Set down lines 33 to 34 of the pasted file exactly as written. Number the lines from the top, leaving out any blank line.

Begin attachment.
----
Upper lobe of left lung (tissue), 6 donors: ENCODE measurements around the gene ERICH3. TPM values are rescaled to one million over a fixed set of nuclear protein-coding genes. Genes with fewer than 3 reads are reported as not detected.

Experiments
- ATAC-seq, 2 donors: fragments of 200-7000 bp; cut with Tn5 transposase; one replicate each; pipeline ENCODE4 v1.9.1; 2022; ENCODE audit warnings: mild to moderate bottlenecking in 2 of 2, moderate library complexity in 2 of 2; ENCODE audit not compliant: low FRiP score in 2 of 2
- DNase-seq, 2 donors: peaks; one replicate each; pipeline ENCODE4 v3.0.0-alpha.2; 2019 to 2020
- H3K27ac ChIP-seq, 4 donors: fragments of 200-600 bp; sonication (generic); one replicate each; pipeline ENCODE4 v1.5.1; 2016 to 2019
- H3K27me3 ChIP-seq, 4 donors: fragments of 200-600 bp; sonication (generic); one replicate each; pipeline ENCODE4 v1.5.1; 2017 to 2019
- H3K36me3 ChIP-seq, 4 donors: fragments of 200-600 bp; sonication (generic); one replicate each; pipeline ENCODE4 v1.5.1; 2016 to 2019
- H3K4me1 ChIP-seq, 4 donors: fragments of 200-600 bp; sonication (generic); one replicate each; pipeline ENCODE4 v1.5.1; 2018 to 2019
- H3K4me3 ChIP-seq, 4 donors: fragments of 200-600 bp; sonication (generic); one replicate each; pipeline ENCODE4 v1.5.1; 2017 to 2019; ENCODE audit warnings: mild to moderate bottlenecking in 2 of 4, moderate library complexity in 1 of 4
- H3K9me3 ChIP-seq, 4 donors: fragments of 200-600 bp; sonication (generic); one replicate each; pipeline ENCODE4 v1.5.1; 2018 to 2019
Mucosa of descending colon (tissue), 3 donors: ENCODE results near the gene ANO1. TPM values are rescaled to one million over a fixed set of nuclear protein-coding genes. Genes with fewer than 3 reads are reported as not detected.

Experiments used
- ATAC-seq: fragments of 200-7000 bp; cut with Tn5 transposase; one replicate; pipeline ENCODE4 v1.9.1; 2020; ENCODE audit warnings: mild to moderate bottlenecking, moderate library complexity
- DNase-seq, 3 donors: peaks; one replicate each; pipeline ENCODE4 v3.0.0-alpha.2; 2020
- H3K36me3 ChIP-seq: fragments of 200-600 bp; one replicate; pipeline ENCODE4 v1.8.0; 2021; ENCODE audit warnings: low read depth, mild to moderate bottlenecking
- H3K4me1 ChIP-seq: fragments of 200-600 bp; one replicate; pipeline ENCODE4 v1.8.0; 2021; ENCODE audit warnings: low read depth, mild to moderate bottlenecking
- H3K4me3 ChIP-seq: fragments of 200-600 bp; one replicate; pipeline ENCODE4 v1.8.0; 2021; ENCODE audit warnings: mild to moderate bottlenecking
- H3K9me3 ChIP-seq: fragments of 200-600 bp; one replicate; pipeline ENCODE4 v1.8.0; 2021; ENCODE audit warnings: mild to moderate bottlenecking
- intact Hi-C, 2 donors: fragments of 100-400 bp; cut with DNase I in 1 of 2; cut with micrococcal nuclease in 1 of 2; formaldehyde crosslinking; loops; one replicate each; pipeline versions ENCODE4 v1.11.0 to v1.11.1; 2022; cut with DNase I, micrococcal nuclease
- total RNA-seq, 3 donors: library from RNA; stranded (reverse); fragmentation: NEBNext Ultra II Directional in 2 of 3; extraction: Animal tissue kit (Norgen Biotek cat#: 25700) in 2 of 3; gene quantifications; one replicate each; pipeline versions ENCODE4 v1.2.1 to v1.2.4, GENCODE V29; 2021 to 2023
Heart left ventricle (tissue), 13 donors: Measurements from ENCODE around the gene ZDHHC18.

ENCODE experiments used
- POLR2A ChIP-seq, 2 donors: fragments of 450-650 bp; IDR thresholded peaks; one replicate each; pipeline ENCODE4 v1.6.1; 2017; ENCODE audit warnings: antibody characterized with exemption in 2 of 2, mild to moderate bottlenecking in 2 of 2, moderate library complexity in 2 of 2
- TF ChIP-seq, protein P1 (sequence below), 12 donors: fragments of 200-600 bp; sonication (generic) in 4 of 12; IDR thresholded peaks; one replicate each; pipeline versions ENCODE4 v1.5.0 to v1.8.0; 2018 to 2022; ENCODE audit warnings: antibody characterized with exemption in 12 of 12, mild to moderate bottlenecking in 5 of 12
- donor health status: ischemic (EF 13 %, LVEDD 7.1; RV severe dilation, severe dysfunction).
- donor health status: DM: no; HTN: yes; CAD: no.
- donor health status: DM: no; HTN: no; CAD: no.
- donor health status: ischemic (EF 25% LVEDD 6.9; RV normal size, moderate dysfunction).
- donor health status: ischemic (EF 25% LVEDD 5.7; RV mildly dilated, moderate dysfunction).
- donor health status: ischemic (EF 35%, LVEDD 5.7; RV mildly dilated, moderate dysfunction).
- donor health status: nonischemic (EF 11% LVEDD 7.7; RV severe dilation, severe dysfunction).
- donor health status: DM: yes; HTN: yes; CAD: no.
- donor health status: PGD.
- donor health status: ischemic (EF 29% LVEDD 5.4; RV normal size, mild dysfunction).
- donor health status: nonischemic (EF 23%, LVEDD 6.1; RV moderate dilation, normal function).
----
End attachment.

- donor health status: PGD.
- donor health status: ischemic (EF 29% LVEDD 5.4; RV normal size, mild dysfunction).